Assessing the Effectiveness of Organized Crime Control Strategies: A Review of the Literature
- 4.9 Witness Immunity
- 4.10 Investigative Grand Juries
- 4.11 Citizens' Commission, Police Commissions, and Community-Based Initiatives
- 4.12 Strike Forces and Task Forces
In the United States’ federal system and in many states, the court or prosecutor may grant immunity to reluctant witnesses in exchange for their testimony (Abadinsky, 2003). There are two types of immunity:
- Transactional immunity, which provides blanket protection from prosecution for crimes about which an individual is required to testify; and
- Use immunity, which prohibits the use of information provided by a person from being used against that person.
There are risks to granting immunity. As these witnesses will usually be hostile, their examiners cannot be sure in advance of the precise value of the withheld testimony (King, 1963). Also, prior to the testimony, there is no way of knowing what crimes are likely to be exonerated. Furthermore, under transactional immunity, there are risks of granting an
"immunity bath", whereby a witness mentions a wide range of crimes he has engaged in knowing that he is immunized from prosecution for any crime he refers to while under oath (Kenney and Finckenauer, 1995:328). Moreover, there may be a perception that immunized testimony is unreliable, because it has been purchased (Rhodes, 1984: 192). Immunity has also been criticized on the grounds that it may be granted by prosecutors as a mere
"fishing expedition" to obtain information without any specific suspects or crimes in mind (Albanese, 1996: 192). In addition, immunized witnesses can still have independently derived evidence used against them and are not immune from civil suits initiated by injured parties.
On the positive side, grants of immunity are said to have a favourable impact on a jury, as the testimony is viewed as more credible. The witness, after all, has little reason to lie and faces perjury proceedings if he does. Perjury proceedings are very rare, however, as they occur just once in every 10,000 grants of immunity (President’s Commission on Organized Crime, 1986).
Overall, Rhodes (1984) asserts that the prosecutor’s power to grant immunity is vital in dealing with OC. In prosecuting low-visibility conspiratorial crimes, he argues that there are few alternatives to obtaining the testimony of one of the conspirators. One illustration of the value of information obtained from informants is the case of Tommaso Buscetta, formerly a member of the Sicilian Mafia. His testimony in Palermo, Sicily and New York City helped convict close to five hundred members of the Sicilian and New York La Cosa Nostra (Kenney and Finckenauer, 1995).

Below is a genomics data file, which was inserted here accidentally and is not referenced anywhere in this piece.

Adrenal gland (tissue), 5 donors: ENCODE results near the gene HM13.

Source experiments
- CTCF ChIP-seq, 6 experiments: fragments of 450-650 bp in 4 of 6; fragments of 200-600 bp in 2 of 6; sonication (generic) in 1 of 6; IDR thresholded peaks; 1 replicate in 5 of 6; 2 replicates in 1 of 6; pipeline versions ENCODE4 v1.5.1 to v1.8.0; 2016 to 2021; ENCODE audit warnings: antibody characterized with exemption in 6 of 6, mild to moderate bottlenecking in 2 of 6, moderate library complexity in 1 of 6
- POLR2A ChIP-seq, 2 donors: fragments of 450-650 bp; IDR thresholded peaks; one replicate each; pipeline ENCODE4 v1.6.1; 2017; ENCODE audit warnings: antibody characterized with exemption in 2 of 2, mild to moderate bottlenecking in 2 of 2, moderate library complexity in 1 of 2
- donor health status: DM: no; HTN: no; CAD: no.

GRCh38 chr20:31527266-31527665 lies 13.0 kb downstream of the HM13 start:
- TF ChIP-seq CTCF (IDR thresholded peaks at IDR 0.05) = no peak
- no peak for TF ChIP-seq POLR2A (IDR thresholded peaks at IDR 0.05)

In Canada, there are no statutory provisions for granting a person total immunity from prosecution. A prosecutor does have the discretionary power to refrain from laying charges in return for an undertaking to provide testimony. The Law Reform Commission of Canada discourages this practice, taking the view that this informal system of granting immunity is invisible and lacking in accountability (cited in Beare, 1996). On the other hand, the Quebec Police Commission (1976:211), in its report on OC, found it lamentable that such agreements have been regarded in Canada as misuses of discretionary power. The Commission took the view that,
"…the decision not to lay charges against a suspect, when his collaboration is indispensable for the prosecution of other individuals of a higher rank than himself in the organized crime hierarchy, represents a wise use of power which is entirely compatible with the higher interests of justice."
In summary, there are cogent arguments for and against the granting of immunity. However, this review did not find one shred of empirical evidence attesting to the utility of immunity. This observation is corroborated by Albanese (1996:193):
Unfortunately, no objective empirical evidence has been gathered to provide an indication of the relative costs (in terms of unprosecuted crimes and abuses of immunity) versus the benefits (convictions of upper-echelon organized crime figures). When such information is assembled, a more reliable judgment can be made of how witness immunity can be best used to balance the interests of the public and the interests of the witness.
In the United States’ federal system and in about half the states, a grand jury determines whether sufficient evidence exists to issue an indictment. The grand jury comprises a group of citizens drawn from the voting rolls. Aside from these probable cause determinations, the grand jury may be used for investigative purposes as well. When so used, it has broad investigative authority, including the power to subpoena persons and documents (Abadinsky, 2003: 349). In the federal system and in those states where statutes permit, the grand jury is used to investigate corruption in government and law enforcement, as well as the activities of OC. They function much like citizen commissions, with the added benefit that they can prosecute cases they discover (Albanese, 1996: 197).